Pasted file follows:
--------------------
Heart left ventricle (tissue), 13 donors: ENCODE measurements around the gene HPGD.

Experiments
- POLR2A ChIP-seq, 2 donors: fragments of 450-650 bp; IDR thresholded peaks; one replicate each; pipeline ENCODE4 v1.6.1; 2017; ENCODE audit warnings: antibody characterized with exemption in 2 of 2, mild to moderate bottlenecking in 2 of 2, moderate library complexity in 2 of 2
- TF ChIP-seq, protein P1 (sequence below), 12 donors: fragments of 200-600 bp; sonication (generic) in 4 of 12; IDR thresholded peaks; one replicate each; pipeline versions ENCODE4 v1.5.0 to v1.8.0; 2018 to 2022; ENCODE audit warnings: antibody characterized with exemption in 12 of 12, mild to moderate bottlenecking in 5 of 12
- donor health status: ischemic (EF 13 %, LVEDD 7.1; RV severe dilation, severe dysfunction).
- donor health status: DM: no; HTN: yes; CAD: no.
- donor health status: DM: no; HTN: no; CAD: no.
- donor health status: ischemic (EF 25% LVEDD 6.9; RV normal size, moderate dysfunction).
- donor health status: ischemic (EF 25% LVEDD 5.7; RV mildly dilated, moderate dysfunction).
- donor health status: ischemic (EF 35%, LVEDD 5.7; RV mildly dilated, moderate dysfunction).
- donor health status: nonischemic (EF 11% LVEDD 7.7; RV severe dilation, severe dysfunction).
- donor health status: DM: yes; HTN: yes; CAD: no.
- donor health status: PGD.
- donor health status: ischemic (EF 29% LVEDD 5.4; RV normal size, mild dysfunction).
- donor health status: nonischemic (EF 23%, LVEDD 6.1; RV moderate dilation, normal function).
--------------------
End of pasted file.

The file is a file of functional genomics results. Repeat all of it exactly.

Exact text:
Heart left ventricle (tissue), 13 donors: ENCODE measurements around the gene HPGD.

Experiments
- POLR2A ChIP-seq, 2 donors: fragments of 450-650 bp; IDR thresholded peaks; one replicate each; pipeline ENCODE4 v1.6.1; 2017; ENCODE audit warnings: antibody characterized with exemption in 2 of 2, mild to moderate bottlenecking in 2 of 2, moderate library complexity in 2 of 2
- TF ChIP-seq, protein P1 (sequence below), 12 donors: fragments of 200-600 bp; sonication (generic) in 4 of 12; IDR thresholded peaks; one replicate each; pipeline versions ENCODE4 v1.5.0 to v1.8.0; 2018 to 2022; ENCODE audit warnings: antibody characterized with exemption in 12 of 12, mild to moderate bottlenecking in 5 of 12
- donor health status: ischemic (EF 13 %, LVEDD 7.1; RV severe dilation, severe dysfunction).
- donor health status: DM: no; HTN: yes; CAD: no.
- donor health status: DM: no; HTN: no; CAD: no.
- donor health status: ischemic (EF 25% LVEDD 6.9; RV normal size, moderate dysfunction).
- donor health status: ischemic (EF 25% LVEDD 5.7; RV mildly dilated, moderate dysfunction).
- donor health status: ischemic (EF 35%, LVEDD 5.7; RV mildly dilated, moderate dysfunction).
- donor health status: nonischemic (EF 11% LVEDD 7.7; RV severe dilation, severe dysfunction).
- donor health status: DM: yes; HTN: yes; CAD: no.
- donor health status: PGD.
- donor health status: ischemic (EF 29% LVEDD 5.4; RV normal size, mild dysfunction).
- donor health status: nonischemic (EF 23%, LVEDD 6.1; RV moderate dilation, normal function).